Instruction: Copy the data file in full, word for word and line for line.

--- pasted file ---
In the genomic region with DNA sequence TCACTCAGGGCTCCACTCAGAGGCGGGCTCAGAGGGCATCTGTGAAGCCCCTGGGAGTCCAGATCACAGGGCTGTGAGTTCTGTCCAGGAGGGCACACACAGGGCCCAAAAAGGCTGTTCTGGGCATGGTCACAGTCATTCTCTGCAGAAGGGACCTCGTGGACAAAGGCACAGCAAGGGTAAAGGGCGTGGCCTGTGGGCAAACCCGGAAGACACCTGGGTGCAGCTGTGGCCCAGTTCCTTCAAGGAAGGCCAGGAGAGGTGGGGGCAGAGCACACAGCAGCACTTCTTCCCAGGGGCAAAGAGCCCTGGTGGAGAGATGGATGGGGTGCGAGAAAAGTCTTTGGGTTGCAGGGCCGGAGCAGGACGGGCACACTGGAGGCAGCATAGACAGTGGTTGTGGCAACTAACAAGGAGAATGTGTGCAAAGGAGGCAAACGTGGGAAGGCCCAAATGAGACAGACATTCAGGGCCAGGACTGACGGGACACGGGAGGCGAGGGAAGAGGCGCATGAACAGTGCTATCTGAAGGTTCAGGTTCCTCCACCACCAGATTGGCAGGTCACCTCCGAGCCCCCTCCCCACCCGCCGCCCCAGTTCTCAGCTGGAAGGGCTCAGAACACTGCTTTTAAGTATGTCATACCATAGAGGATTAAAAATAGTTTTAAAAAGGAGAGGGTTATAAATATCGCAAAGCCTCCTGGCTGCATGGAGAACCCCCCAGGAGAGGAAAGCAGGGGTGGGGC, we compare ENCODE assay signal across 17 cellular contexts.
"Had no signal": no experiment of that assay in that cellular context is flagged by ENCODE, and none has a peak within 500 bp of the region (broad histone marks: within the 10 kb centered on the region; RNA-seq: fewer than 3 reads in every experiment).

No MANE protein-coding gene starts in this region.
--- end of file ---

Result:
In the genomic region with DNA sequence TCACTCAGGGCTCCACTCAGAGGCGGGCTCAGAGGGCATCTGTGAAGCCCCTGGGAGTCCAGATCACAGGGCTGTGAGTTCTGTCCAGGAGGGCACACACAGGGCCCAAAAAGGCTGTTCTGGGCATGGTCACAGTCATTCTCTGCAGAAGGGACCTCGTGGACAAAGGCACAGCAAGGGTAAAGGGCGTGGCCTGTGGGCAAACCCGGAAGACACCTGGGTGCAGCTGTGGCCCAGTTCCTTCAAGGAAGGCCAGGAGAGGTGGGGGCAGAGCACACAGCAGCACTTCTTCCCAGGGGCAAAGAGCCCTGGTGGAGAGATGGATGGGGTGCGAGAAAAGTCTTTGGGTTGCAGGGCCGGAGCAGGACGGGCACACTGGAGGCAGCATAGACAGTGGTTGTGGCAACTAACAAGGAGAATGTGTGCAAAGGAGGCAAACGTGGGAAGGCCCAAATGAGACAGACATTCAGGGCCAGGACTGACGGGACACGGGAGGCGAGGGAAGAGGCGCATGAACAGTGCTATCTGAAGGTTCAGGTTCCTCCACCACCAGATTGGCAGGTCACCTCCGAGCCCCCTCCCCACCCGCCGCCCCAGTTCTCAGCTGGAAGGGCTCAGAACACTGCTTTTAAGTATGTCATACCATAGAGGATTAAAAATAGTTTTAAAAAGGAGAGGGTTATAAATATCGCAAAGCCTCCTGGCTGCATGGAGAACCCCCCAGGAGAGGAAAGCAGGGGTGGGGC, we compare ENCODE assay signal across 17 cellular contexts.
"Had no signal": no experiment of that assay in that cellular context is flagged by ENCODE, and none has a peak within 500 bp of the region (broad histone marks: within the 10 kb centered on the region; RNA-seq: fewer than 3 reads in every experiment).

No MANE protein-coding gene starts in this region.